The Olympics. A platform to showcase top-of-the-line skills from years of dedicated training. It is a competition between the best of the best to see who can win it all—at least that is what it was supposed to be.
Despite the event’s emphasis on sportsmanship, underneath lies a hidden motive between more prominent players, another competition of sorts that involves a political premise that threatens the integrity of a sole group: the athletes.
In light of recent events, political tensions between countries are still existent under the guise of the sporting event. The athletes participating are the ones who take the political pressure from the audience.
On Aug. 8, the Tokyo Olympics had come to its conclusion, with final medals being awarded, wrapping up two weeks of competition obscured by the pandemic. Looking back, however, this two-week period was an explicit showcase of what was wrong with the International Olympic Committee (IOC) and the politics that surrounds the Olympics as a whole.
This year’s games were the first to witness transgender and non-binary athletes join the world stage of the Olympics, with Canadian women’s Olympic soccer team midfielder Quinn becoming the first transgender and non-binary athlete to secure a medal. While the IOC has allowed transgender and non-binary athletes to participate in the Olympics since 2004, it was not until this year that more have come into the fray.
Unsurprisingly, this historic addition is accompanied by many unneeded comments and harassment from those opposed to transgender athletes competing. For instance, the case of transgender weightlifter Laurel Hubbard, who qualified for New Zealand’s female weightlifting team delegation to Tokyo, was a target of attacks due to participating in men’s competitions before her transition in 2013. Under the IOC’s 2015 set of recommendations for including transgender athletes, which are also applied to other sports bodies, like the International Weightlifting Foundation, athletes must demonstrate lower testosterone levels for 12 months before competing: a requirement which Hubbard met. Thus, claims based on the “unfair participation” of Hubbard are baseless since the person in question herself cannot control these factors. At its core, it is just another case of an athlete wanting to advocate for their community and being faced with hostility from irrational groups.
While it can be said that there is a need to update an outdated framework, the backlash on the instructions set forth should not fall upon the sole athlete to face. Transgender and non-binary athletes will continue to grow their presence in the Olympics and sports in general. That said, this incident is just another step forward for the transgender and non-binary community to fostering a space where transgender athletes can be their genuine selves on a competitive level, for which, as the saying goes: it is now or never.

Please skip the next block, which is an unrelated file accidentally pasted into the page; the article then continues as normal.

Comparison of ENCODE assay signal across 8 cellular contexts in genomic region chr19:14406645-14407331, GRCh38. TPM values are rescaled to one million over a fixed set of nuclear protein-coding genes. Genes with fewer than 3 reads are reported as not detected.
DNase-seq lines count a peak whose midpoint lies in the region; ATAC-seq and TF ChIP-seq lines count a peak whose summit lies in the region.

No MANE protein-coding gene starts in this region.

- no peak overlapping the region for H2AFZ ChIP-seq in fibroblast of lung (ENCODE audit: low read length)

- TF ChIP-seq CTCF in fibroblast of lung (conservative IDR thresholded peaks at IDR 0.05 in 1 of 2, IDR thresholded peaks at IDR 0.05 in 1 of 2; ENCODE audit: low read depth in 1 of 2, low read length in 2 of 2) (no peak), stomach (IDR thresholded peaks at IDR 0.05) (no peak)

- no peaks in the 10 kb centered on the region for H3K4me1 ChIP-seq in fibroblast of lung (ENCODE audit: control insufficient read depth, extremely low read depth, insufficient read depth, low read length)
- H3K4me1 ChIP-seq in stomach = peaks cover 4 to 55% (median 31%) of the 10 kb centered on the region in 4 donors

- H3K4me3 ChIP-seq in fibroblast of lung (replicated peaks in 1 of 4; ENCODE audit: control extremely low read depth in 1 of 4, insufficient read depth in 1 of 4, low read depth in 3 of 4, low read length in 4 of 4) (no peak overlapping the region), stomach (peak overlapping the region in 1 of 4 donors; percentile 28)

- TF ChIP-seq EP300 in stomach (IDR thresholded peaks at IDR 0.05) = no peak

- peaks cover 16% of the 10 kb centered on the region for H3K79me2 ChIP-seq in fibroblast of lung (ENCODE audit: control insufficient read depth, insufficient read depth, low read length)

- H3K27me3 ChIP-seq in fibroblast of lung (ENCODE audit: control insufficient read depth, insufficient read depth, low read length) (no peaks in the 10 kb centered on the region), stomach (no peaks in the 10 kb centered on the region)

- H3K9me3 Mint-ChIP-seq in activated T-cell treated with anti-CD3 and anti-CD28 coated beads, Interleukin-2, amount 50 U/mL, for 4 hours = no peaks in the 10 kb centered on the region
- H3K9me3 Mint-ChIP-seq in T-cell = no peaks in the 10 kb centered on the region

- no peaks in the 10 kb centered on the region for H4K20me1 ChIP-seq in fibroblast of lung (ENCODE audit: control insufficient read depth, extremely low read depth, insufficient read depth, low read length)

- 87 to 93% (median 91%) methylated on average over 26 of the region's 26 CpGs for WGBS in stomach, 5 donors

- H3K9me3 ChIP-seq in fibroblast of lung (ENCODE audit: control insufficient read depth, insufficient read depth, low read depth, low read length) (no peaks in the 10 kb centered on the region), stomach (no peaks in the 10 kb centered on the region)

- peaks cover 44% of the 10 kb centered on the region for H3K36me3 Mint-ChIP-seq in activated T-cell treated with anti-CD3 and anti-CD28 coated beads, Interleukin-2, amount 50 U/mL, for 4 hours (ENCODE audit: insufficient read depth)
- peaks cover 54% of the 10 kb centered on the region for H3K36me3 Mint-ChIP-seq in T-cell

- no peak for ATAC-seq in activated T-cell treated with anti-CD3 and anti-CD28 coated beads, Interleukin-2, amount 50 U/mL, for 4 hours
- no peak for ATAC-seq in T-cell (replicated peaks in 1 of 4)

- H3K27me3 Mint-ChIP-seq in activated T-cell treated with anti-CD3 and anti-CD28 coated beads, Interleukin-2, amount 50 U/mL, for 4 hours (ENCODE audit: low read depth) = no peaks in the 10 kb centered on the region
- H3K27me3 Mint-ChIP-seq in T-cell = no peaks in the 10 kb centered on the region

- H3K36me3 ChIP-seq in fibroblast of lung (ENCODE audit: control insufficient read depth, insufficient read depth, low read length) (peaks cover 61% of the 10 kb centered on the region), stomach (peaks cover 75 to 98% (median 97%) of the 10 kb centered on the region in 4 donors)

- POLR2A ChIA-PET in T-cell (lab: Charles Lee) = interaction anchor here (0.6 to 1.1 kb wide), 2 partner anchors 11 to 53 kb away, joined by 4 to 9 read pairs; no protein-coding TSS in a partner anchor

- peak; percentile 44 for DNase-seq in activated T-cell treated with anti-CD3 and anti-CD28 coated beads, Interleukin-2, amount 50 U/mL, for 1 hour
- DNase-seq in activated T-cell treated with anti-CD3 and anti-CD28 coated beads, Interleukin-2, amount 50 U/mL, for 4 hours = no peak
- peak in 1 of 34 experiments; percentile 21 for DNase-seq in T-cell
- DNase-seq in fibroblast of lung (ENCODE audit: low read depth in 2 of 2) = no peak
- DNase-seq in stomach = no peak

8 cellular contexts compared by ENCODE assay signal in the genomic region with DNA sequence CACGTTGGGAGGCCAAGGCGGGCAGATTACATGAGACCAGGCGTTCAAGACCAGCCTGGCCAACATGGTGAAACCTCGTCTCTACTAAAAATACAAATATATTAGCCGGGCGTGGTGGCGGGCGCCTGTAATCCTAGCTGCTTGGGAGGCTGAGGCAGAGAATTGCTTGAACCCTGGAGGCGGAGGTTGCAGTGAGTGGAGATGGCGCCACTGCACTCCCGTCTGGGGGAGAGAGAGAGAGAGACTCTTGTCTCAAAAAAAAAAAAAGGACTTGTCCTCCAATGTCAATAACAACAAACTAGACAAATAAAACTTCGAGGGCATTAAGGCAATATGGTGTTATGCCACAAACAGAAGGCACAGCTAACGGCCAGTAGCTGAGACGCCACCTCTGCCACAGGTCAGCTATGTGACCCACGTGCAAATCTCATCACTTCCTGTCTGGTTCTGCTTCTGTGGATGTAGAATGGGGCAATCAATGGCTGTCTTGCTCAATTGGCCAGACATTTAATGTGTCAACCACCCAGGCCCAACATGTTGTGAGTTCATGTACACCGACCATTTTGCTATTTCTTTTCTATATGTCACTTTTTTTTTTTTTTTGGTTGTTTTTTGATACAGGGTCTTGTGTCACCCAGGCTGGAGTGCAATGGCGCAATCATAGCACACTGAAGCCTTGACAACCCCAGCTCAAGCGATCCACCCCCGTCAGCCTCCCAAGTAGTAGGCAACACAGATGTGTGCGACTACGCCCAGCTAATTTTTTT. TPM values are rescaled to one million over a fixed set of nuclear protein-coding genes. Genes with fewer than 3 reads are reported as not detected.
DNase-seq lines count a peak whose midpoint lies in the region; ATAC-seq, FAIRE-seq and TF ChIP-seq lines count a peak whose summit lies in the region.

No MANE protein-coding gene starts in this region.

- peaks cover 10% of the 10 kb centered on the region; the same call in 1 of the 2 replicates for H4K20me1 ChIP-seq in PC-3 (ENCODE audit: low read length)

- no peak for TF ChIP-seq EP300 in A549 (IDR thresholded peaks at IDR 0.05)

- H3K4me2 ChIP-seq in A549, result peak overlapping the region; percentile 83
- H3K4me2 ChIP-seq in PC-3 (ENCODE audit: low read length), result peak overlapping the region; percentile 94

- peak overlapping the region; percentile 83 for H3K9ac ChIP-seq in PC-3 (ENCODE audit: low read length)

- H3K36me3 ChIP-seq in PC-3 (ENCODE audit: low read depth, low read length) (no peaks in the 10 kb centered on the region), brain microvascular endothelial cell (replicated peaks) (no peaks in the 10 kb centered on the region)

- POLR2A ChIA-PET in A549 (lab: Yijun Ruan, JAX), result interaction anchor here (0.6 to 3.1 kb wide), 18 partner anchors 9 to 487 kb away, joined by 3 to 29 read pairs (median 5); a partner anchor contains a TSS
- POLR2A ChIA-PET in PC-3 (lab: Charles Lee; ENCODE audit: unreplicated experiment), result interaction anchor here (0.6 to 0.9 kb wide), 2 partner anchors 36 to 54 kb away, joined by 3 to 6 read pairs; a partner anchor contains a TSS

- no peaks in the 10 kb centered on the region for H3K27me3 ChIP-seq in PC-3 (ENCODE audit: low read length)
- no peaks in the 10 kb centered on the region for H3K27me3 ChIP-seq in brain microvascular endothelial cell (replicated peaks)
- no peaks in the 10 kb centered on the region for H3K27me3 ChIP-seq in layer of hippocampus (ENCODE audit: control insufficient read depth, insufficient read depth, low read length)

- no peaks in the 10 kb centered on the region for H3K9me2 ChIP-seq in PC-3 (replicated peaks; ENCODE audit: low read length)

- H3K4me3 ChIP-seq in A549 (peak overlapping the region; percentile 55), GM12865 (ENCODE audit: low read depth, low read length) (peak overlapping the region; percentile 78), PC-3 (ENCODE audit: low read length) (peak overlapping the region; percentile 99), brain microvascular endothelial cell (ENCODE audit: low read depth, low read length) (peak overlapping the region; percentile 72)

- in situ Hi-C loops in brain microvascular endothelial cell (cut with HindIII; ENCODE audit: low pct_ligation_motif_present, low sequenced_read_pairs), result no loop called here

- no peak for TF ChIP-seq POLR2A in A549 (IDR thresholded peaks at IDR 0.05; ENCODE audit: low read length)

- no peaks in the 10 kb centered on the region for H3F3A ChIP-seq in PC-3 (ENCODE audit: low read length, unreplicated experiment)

Nonetheless, if there is any silver lining to this situation, the situation has brought a paradigm shift in the Olympics.
While the event has its fair share of historic feats and scandals every year, the censorship of athletes protesting during the 2021 Olympics made it clear of the IOC’s questionable standards. According to the Guardian, the IOC and Tokyo 2020 organizers have banned their social media teams from posting a picture of women’s soccer teams taking a knee in the match between Great Britain and Chile protesting against online hate and racism. The players could be seen kneeling on live television, which the gesture was then followed by United States, Sweden and New Zealand players. However, the location of these photos on the official Tokyo 2020 blog, Facebook, Twitter or Instagram are nowhere to be found.
Some might argue that the actions of the athletes are inappropriate due to Rule 50 — which forbids athletes to make any “demonstration or political, religious or racial propaganda in any Olympic sites, venues or other areas.” However, peaceful protests have always been allowed on the field of play, as long as it does not disrupt fellow competitors. Additionally, both team’s actions do not fall under the category of “propaganda” when making a statement towards a general worldwide issue.
It has been clear from the beginning that the 2020 Olympics was doomed to fail with COVID-19 storming globally, in addition to significant public opinion of canceling the Olympics due to increased infections. According to a survey conducted by the Asahi Shimbun, 83% of voters said the Tokyo Olympics should be postponed or scrapped.
Admittedly, it is inevitable that politics will get involved with over 200 nations participating in the event: apparent political tensions will arise in the stir of competition, which has never been more explicit this year with the current events surrounding China, in addition to its host nation, Japan with the Tokyo organizer scandal. From the inclusion of Taiwan and Hong Kong, media play has never been so fruitful, while countries spread out their source of propaganda through the athletes in question. When these third parties get involved, it only proves how much human decency is needed for the Olympics to do what it is supposed to do: be an athletic contest.
Unfortunately, the Olympics will never be as simple as that, with significant controversies surrounding every nation. It brings up the question: from the long-term preparation and glamour to show off one’s home country at the costs of millions, was the Tokyo Olympics worth it?